Building of one and two-family houses is expected to decline next year, although more apartments will go up, according to the annual Dodge Report on construction.

The value of contracts as a whole is expected to rise about 8 per cent to $147 billion in 1978.

George A. Christie, chief economist of the McGraw-Hill Information Systems Co., told the annual conference of the Building Products Executives here last week that the biggest gains would be in manufacturing buildings, provided the "long-awaited expansion of business capital spending finally talkes hold." The latest Commerce Department survey on business investment intentions show investment is likely to grow by a moderate 8.1 per cent in 1978.

Unless excessive credit restraints or a serious economic slowdown intervence. Christie said he foresees contracting for commerical and industrial building jumping as much as 20 per cent in the new year. He called non-building construction - highways, sewers, etc. - a "volatile category" and said much of the growth in this area depends on an increase in multi-billion dollar electric utility projects.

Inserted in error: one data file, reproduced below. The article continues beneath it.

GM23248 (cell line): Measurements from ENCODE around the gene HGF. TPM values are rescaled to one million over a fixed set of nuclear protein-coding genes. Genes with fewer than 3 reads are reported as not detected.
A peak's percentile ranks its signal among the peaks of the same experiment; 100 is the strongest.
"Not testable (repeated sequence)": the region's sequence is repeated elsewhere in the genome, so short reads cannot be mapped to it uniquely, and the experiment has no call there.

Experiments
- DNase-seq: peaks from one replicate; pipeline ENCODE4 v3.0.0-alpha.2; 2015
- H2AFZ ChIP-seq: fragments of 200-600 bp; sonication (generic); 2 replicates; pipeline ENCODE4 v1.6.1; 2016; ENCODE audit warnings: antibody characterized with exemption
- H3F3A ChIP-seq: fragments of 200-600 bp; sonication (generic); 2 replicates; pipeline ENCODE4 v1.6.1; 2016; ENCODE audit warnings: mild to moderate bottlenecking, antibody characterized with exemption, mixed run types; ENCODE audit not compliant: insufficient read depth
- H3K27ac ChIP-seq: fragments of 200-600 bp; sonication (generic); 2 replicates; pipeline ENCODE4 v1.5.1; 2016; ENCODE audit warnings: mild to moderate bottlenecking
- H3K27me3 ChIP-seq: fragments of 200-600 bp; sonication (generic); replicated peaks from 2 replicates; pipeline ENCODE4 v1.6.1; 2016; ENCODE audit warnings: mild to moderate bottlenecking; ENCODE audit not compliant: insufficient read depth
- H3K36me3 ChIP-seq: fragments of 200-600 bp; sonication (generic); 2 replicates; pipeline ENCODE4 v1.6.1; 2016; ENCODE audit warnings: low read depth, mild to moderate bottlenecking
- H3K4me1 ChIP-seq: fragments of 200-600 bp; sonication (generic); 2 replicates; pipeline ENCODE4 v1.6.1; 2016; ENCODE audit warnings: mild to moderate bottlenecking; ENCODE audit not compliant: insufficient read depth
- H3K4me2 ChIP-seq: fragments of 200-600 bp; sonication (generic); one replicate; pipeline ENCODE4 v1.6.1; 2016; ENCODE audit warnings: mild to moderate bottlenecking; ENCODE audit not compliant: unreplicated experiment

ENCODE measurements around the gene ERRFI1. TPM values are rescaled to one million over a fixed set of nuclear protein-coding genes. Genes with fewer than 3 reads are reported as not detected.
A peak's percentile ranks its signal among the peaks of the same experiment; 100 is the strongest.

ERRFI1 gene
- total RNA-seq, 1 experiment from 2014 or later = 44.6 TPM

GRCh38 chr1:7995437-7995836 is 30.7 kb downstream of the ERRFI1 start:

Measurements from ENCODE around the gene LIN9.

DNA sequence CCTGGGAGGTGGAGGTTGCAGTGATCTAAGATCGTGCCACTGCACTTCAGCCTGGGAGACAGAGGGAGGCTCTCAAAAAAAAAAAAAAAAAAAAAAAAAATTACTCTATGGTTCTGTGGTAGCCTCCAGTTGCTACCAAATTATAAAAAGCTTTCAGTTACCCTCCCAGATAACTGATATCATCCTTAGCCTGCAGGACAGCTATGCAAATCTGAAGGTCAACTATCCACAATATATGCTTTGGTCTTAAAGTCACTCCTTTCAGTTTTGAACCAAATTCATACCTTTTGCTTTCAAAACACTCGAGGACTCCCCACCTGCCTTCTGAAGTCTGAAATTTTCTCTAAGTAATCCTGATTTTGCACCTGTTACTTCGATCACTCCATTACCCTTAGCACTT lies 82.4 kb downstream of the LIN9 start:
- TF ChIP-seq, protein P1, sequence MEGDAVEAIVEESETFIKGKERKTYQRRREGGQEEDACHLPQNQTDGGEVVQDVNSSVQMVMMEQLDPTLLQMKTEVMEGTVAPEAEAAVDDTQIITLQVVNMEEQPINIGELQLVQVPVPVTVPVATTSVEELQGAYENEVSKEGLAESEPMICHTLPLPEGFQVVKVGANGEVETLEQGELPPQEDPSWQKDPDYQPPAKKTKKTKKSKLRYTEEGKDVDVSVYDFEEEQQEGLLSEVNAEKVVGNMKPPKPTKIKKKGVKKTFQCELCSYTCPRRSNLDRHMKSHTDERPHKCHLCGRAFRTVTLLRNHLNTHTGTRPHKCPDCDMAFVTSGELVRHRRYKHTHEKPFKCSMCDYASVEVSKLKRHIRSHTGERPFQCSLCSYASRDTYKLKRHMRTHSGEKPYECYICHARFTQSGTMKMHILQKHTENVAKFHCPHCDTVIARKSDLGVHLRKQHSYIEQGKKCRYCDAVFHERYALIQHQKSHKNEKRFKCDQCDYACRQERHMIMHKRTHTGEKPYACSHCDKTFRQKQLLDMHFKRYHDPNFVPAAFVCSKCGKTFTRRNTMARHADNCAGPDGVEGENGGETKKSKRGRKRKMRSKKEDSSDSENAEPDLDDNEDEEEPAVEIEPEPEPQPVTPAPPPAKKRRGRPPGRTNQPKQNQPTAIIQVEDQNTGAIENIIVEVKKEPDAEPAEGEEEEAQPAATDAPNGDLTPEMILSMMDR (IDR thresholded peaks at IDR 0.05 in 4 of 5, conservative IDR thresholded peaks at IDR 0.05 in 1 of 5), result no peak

The contract value of new houses, which rose from $36.5 billion in 1976 to an estimated $48.8 billion this year, is expected to decline a fraction to $48.6 billion. Allowing for inflation, this means a decrease of 6 per cent in the actual number of units, from 1.33 million to 1.25 million next year.

The predicted number of total units will remain unchanged at 1.9 million in 1978, with the frowht being in apartments. Christie said he sees these rising 16 per cent, to 550 million units, up from 475 million. Contract value will go up 20 per cent to $11.7 billion.

The strongest gain in commercial construction is expected to be in manufacturing plants, up 30 per cent to $6.3 billion. The value of office buildings is seen rising by 15 per cent, and stores and other commerical space, 17 per cent. The total value of nonresidential building is expected to rise 15 per cent in 1978 to $38.5 billion.

Christie said that round two of the Public Works Employment Act, which invloves some $4 billion, can be expected to push the contract value of sewer and water facilities up 13 per cent, highways and briges up 11 per cent, and utilities up 9 per cent.The total value of nonbuilding construction is put at $46.9 billion.

Construction in the Northeast, which includes the Washington area, is seen rising 8 per cent next year. The strongest gains, 15 per cent, will be realized by the Midwest, and smallest, 3 per cent, by the South.